Morphology of mushroom


Mushrooms can be defined as “a macro-fungus with distinctive fruiting bodies, epigeous or hypogeous, large enough to be seen with naked eyes and picked up by the hands”. The mushroom fruiting body may be umbrella like or of various other shapes, size and colour. Commonly it consists of a cap or pileus and a stalk or stipe but others have additional structures like veil or annulus, a cup or volva. Cap or pileus is the expanded portion of the carpophore (fruit body) which may be thick, fleshy, membranous or corky. On the underside of the pileus, gills are situated. These gills bear spores on their surface and exhibit a change in colour corresponding to that of the spores. The attachment of the gills to the stipe helps in the identification of the mushroom. On the basis of the attachment, gills are of following types:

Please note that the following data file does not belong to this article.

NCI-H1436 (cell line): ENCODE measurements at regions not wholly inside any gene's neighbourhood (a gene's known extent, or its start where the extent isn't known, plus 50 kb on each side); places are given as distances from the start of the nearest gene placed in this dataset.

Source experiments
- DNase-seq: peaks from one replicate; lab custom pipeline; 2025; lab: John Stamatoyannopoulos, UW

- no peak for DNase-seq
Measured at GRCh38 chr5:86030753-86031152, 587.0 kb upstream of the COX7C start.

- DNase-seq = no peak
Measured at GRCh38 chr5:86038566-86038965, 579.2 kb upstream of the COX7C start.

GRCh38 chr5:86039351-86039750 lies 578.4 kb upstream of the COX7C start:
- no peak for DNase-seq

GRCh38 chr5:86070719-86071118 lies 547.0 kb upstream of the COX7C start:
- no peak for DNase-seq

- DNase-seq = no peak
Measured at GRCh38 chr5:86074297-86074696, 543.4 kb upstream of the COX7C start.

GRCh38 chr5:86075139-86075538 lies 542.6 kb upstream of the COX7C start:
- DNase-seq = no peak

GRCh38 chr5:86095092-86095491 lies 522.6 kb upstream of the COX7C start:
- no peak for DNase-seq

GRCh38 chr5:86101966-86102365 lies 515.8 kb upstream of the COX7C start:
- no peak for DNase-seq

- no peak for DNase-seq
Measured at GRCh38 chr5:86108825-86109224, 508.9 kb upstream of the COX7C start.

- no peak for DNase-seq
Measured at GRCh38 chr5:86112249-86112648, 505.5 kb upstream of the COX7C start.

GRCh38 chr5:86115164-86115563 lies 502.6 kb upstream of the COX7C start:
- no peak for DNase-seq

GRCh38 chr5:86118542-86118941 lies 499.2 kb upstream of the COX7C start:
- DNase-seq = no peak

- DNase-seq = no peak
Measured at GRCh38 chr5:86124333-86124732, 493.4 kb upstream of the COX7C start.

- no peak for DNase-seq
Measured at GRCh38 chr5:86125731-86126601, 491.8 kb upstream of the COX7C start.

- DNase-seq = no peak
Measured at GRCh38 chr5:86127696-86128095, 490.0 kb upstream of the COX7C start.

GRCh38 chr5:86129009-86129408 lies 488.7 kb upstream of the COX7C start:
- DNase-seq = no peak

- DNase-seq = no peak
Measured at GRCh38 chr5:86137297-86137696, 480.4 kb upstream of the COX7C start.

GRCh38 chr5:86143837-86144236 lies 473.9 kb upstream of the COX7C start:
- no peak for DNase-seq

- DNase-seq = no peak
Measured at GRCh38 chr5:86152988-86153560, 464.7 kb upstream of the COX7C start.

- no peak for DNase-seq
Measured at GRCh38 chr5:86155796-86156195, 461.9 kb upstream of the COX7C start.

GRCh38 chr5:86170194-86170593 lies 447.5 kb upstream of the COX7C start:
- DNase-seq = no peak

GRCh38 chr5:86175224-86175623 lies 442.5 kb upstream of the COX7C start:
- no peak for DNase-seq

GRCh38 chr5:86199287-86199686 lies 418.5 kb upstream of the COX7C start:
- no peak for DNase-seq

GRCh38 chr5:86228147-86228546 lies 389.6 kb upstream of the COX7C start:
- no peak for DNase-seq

Free gill: when the gills do not touch the stipe or only do so by a fine line.
Adnate gill: when gills are attached directly to the stem forming nearly a right angle with the stem/stipe.
Decurrent gill: when the gills extend down the stem to a greater or lesser degree.
Adnexed gill: if the attachment of the gills is only by a part of the stem to a greater or lesser degree.
Sinuate gill: when gills are near the stalk in a deep notch.

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